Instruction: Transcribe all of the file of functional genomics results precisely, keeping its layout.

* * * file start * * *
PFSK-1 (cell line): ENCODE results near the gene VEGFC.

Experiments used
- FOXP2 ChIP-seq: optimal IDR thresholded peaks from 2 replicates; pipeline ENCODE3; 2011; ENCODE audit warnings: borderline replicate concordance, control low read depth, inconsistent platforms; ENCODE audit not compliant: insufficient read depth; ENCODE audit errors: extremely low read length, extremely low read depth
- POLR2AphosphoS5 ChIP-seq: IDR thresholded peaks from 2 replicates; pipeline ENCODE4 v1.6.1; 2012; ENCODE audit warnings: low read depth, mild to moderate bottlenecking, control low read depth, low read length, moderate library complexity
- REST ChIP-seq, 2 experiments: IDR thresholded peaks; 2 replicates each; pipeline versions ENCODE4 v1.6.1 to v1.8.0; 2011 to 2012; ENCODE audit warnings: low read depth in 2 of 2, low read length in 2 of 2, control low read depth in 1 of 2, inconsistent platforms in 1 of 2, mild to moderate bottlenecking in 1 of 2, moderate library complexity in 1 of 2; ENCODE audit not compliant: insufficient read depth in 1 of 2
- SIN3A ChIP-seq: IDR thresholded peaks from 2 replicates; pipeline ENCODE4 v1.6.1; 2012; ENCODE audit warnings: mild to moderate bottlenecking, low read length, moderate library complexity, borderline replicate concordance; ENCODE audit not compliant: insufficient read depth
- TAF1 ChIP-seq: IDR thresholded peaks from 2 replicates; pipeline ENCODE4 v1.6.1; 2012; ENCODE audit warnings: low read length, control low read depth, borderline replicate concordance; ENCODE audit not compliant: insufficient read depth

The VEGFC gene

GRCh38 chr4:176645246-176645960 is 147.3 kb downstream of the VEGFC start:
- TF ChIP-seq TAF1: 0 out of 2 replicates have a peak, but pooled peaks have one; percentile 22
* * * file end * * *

PFSK-1 (cell line): ENCODE results near the gene VEGFC.

Experiments used
- FOXP2 ChIP-seq: optimal IDR thresholded peaks from 2 replicates; pipeline ENCODE3; 2011; ENCODE audit warnings: borderline replicate concordance, control low read depth, inconsistent platforms; ENCODE audit not compliant: insufficient read depth; ENCODE audit errors: extremely low read length, extremely low read depth
- POLR2AphosphoS5 ChIP-seq: IDR thresholded peaks from 2 replicates; pipeline ENCODE4 v1.6.1; 2012; ENCODE audit warnings: low read depth, mild to moderate bottlenecking, control low read depth, low read length, moderate library complexity
- REST ChIP-seq, 2 experiments: IDR thresholded peaks; 2 replicates each; pipeline versions ENCODE4 v1.6.1 to v1.8.0; 2011 to 2012; ENCODE audit warnings: low read depth in 2 of 2, low read length in 2 of 2, control low read depth in 1 of 2, inconsistent platforms in 1 of 2, mild to moderate bottlenecking in 1 of 2, moderate library complexity in 1 of 2; ENCODE audit not compliant: insufficient read depth in 1 of 2
- SIN3A ChIP-seq: IDR thresholded peaks from 2 replicates; pipeline ENCODE4 v1.6.1; 2012; ENCODE audit warnings: mild to moderate bottlenecking, low read length, moderate library complexity, borderline replicate concordance; ENCODE audit not compliant: insufficient read depth
- TAF1 ChIP-seq: IDR thresholded peaks from 2 replicates; pipeline ENCODE4 v1.6.1; 2012; ENCODE audit warnings: low read length, control low read depth, borderline replicate concordance; ENCODE audit not compliant: insufficient read depth

The VEGFC gene

GRCh38 chr4:176645246-176645960 is 147.3 kb downstream of the VEGFC start:
- TF ChIP-seq TAF1: 0 out of 2 replicates have a peak, but pooled peaks have one; percentile 22